Where to Feed Chickadees in Ottawa

Chickadees at Mer Bleue Bog, Ottawa conservation, Ottawa photographer
Photo by Pat Burilli @patburilliphotos

Those of us who live in Ottawa are lucky to have the trails of the Greenbelt, and the diverse wild life found within the area. I recall my first instance of spotting the little chickadee birds on a local trail (I have a fear of birds, and the moment really stuck out for me). Small bird houses and feeders were scattered along the Jack Pine Trail as I hiked the Stony Swamp Conservation, with bird seed remnants on the forest floor. Then I passed a young girl with her mom, hands full of bird seed and the chickadees feeding directly from her hands.
 
Fast forward about a year, and multiple chickadee feeding sightings later, a friend finally convinced me to try it myself. Sure, I flinched, but the feeling of the beautiful birds’ little talons hanging on to my fingers as they ate seed from my hand, was a cool experience I wanted to replicate. So, I did it again on a different trail! The winter is also a great time to feed them, as food is harder to come by during these months.
 
Here are the main trails in Ottawa where you can feed the chickadees.

 

 

Stony Swamp Conservation

The Stony Swamp Conservation area is the most ecologically diverse protected area in the Ottawa Valley. It is located in Ottawa’s west end and has over 40 kilometres of trails. You can feed the chickadees in the majority of these trail systems, with the majority of trailheads located off of Moodie Drive and Old Richmond Road.


Feeding chickadee birds in Stony Swamp Conservation Area Ottawa Ontario Trails

 

Here are the most notable bird-feeding trails in Stony Swamp:

  • Jack Pine Trail

    This easy walking trail has three trail loops (0.7 km, 1.7km and 2.3km in length). There is an outhouse washroom and a picnic area near the parking lot. You will spot bird feeders and houses along the trail.
  • Sarsaparilla Trail

    This short and easy walking loop is 0.8km in length, with a boardwalk dock that extends onto a beaver pond.

  • Beaver Trail

    This easy trail has multiple loop systems, starting as short at 0.6km. It is also the location of the Wild Bird Care Centre. If you want to turn this hike into a longer one, connect to the Chipmunk trail, part of the Lime Kiln trail and crossing the road to the Jack Pine trail for a 6.7km loop.

    You will also find the Stony Swamp trail and Old Quarry trail nearby. Outhouses are available in the parking lots: P5, P7, P8, P9, P11 and P12. 

 

Mud Lake Conservation

 
Mud Lake trail is a 2.4 KM loop, featuring a diverse range of animal and plant species. You can also shorten the hike from multiple exit points along the Ottawa River Pathway. There is a boardwalk lookout overlooking Mud Lake, where you will often find ducks in the warmer months, and possibly ice skaters in the winter. (Don’t skate unless you know the conditions of the lake/ice and it is safe).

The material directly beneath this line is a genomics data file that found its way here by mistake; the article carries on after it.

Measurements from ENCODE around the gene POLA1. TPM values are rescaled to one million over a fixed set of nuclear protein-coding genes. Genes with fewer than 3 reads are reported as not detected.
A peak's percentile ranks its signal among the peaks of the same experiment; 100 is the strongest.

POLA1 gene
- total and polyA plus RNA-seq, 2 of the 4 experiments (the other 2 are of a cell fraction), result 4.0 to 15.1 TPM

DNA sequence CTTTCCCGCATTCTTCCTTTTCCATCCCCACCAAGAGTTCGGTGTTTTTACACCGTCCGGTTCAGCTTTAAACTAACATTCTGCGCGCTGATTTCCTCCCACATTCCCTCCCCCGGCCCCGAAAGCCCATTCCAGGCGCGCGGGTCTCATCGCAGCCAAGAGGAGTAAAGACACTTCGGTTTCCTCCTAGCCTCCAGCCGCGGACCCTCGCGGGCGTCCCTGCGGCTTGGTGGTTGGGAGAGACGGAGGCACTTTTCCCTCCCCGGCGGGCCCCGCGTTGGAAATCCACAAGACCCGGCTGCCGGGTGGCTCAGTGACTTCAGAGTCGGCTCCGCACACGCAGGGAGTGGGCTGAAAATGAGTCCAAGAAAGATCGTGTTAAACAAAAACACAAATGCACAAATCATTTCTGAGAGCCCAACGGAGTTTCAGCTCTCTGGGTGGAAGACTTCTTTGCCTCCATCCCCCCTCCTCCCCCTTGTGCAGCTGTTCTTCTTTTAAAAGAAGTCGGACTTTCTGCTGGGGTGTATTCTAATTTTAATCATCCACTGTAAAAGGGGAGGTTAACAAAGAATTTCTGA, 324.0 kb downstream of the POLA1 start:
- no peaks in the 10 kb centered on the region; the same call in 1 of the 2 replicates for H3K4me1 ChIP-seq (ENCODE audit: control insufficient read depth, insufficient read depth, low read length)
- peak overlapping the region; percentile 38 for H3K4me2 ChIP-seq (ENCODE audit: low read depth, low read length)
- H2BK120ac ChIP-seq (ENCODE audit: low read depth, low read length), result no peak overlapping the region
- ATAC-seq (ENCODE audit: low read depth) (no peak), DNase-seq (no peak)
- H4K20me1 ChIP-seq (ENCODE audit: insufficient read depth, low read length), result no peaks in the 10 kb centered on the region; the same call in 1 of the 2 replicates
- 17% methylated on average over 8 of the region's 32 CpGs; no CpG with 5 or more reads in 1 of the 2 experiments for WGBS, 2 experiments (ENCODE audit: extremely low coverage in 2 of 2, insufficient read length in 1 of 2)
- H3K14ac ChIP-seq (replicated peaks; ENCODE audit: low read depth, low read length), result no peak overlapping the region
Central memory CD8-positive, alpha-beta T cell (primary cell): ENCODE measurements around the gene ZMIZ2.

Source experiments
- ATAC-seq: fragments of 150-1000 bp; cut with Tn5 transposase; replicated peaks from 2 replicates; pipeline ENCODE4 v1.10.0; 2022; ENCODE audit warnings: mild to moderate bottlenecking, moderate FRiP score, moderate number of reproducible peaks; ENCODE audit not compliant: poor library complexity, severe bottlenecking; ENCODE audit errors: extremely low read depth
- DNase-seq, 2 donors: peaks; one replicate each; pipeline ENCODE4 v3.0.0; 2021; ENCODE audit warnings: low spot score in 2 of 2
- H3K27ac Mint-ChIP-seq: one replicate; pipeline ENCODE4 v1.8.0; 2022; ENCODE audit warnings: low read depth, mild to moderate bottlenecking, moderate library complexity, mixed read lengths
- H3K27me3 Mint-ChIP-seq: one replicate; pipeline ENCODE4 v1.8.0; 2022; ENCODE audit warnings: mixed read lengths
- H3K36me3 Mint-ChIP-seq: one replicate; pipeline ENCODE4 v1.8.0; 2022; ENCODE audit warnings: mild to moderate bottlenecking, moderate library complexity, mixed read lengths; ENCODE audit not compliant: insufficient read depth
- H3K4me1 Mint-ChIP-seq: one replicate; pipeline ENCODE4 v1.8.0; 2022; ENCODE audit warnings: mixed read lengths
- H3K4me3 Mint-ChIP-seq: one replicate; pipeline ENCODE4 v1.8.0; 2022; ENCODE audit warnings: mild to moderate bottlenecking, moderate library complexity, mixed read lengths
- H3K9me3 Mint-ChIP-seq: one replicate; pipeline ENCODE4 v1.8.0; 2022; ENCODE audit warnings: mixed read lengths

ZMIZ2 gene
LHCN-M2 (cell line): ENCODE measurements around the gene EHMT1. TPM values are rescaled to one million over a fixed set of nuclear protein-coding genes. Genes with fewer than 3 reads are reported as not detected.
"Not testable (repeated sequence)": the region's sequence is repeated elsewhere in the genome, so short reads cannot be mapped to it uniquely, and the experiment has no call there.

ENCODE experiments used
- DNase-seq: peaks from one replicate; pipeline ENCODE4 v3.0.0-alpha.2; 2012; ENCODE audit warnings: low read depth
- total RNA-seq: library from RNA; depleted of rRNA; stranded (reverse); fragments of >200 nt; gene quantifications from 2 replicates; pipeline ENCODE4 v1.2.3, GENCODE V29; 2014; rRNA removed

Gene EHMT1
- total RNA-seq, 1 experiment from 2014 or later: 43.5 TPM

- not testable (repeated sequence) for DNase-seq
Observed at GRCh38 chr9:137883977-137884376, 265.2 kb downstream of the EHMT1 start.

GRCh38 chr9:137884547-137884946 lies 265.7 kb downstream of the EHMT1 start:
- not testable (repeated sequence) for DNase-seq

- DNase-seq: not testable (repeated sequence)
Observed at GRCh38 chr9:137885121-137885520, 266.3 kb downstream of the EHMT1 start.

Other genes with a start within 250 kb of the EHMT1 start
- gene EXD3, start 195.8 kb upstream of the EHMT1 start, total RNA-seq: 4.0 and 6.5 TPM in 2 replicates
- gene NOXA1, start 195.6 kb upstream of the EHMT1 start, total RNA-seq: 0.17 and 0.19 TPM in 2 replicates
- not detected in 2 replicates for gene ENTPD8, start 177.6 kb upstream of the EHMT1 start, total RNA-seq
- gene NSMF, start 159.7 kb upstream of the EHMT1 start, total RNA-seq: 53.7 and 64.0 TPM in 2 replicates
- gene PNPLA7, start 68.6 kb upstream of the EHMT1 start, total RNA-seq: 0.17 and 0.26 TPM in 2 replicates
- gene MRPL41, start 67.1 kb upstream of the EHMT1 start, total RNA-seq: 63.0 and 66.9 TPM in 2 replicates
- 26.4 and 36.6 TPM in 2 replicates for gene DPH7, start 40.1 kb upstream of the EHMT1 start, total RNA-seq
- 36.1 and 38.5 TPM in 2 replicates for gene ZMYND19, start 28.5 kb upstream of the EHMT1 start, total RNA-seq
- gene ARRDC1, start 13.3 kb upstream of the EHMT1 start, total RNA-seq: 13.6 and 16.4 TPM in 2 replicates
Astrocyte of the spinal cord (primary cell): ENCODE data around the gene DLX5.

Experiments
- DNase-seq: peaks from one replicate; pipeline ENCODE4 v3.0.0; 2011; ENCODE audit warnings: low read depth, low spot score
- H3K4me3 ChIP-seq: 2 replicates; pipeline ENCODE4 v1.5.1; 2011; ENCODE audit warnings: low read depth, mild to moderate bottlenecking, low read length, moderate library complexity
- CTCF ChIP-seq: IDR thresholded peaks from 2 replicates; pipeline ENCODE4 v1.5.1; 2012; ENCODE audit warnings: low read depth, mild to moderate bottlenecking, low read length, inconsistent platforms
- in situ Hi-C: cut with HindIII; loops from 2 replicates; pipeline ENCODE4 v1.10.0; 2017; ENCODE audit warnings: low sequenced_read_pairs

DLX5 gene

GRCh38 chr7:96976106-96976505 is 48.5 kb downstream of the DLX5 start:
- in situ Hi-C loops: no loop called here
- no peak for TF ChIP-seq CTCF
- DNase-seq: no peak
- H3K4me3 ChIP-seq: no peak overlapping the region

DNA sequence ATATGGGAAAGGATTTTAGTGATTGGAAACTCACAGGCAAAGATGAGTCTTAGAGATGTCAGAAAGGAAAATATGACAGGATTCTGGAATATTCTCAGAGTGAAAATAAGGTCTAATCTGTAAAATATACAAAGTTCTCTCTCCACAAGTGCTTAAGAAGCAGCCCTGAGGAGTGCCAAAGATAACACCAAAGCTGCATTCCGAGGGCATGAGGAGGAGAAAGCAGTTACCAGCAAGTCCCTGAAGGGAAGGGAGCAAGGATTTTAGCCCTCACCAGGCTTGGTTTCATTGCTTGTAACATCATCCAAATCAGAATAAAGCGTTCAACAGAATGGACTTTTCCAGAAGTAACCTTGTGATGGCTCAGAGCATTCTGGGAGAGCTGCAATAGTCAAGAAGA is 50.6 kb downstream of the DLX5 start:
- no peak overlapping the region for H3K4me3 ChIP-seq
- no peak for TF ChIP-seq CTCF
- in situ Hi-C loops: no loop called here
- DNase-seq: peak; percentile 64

Be mindful and considerate of the locals when parking, as there is no set parking lot. The majority of visitors park along Cassels Street.

 

Feeding birds in Mud Lake Conservation Trail, Ottawa Adventures

 

Mer Bleue Bog

A part of Ottawa’s Greenbelt, located in Ottawa’s east end, Mer Bleue is an important wetland and the largest bog in the Capital Region. There are picnic areas, and outhouses located in the parking lots P20, P21, P22 and P23.

The most popular (and busiest) trail is the Mer Bleue Bog Trail (P22), that includes an accessible boardwalk. You will also find the Dewberry Trail nearby, or can follow Trail 50 connecting Dewberry and the Mer Bleue Bog trails, for a 6.3 KM hike.

Feeding chickadees /birds in Ottawa Ontario, Ottawa Photo at Mer Bleue Bog
Photo by Pat Burilli @patburilliphotos

  

Shirley’s Bay

The Shirley’s Bay Loop trail (Trail 10) is a 4 KM walking path, with changing forest scenery and beautiful views of the Ottawa River. Parking for this trail is located at P2. Alternatively, you can park at P3, following trail 12, for a 2.7 KM trail. If you’re looking for a place to simply take in the river views and perhaps bring your canoe, park at P1.

The chickadees in Shirley’s Bay area are less obvious to spot and a bit ‘shy’, therefore it takes more patience to feed them. If you’re planning to feed the birds with children, I recommend one of the other trails mentioned.

 

 

 

Check out similar blog posts:

Visitor's Guide to Winter in Ottawa

Hiking Eagles Nest, Calabogie

Favourite Hikes in Gatineau Park

 

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